Record #1194

Date:
13/04/1938
Record Type:
Memo
Reel:
Reel 12
Frame Start:
12-0725
Frame End:
12-0726
Legacy ID:
1204
Legacy Year:
1938
Legacy Index:
Production Code
Comments:
EDITORIAL COMMENT: ""The Production Code Administration and Its Significance in the Movement for Improving the Screen"". General and fairly bland public statement - during 1937 36 features were rejected, 27 of them later accepted after substantial revision. 608 features approved, 339 by majors, 228 by smaller companies and 42 foreign productions. ""It is now estimated that 98% of films exhibited in American theatres are approved by the PCA and that only about 2% are bootlegged about the country and sold individually to such exhibitors who hope by lurid and suggestive advertising to draw crowds to see pictures generally considered offensive and objectionable.

The Production Code Administration and Its Significance in the Movement for Improving the Screen." The Code is a "statement of general principles and standards which should be followed in making pictures socially desirable and morally unobjectionable." PCA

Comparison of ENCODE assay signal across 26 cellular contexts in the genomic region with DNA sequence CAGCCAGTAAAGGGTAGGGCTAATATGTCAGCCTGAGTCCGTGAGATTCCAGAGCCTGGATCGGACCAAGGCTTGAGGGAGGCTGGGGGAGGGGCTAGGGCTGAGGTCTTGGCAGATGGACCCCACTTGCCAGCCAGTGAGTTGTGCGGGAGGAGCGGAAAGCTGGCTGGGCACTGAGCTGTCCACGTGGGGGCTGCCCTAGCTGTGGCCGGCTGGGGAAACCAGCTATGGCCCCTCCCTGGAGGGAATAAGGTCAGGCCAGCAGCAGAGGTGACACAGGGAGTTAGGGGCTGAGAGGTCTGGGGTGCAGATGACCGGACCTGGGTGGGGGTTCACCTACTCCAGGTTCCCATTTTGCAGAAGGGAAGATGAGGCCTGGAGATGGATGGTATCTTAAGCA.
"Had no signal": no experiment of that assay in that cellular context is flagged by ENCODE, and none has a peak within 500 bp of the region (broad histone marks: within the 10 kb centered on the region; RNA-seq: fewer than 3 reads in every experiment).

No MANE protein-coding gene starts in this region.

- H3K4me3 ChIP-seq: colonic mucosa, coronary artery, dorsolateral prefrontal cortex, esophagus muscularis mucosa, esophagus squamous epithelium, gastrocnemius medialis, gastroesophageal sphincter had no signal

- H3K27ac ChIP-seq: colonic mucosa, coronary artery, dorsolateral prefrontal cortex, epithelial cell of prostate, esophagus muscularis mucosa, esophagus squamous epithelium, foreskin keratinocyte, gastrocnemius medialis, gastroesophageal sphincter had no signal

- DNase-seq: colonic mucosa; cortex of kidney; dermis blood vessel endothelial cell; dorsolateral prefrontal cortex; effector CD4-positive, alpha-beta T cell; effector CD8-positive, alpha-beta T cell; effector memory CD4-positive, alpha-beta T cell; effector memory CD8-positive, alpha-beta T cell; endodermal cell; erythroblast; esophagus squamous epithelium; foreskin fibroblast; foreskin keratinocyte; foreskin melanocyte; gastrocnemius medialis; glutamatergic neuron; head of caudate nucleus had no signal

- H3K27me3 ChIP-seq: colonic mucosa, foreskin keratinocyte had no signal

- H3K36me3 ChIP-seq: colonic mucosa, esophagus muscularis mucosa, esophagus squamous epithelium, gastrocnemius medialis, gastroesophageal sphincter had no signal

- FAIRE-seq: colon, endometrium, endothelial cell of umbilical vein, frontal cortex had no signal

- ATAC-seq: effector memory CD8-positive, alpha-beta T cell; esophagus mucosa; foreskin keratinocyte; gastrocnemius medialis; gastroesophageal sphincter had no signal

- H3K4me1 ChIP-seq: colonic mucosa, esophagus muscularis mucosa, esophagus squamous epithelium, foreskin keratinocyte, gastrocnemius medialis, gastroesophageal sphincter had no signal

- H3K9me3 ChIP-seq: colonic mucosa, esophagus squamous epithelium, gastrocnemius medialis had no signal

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Long Description:

"As evidence of the fairness of the decisions of the Production Code Administration, since 1934 only 4 appeals have been made from its decisions to the full Board of Directors of the Association, and in two cases the Production Code Administration has been sustained, and in two others, after the producers agreed to deletions, approval was granted. "... The Code with its administration, especially since its reorganization in 1934, has met successfully all reasonable demands for eliminating objectionable material from the screen, both from the moral and social standpoint. Producers have voluntarily accepted this system of self regulation and self discipline. "If, however, there continues to be a successful demand for restrictive and repressive legislation, based on the conditions of more than 10 years ago, without considering the progress made through self regulation and self discipline, it is more than likely that the producers will be forced to believe that their attempts have not met with public approval, and consider themselves justified in scrapping this machinery."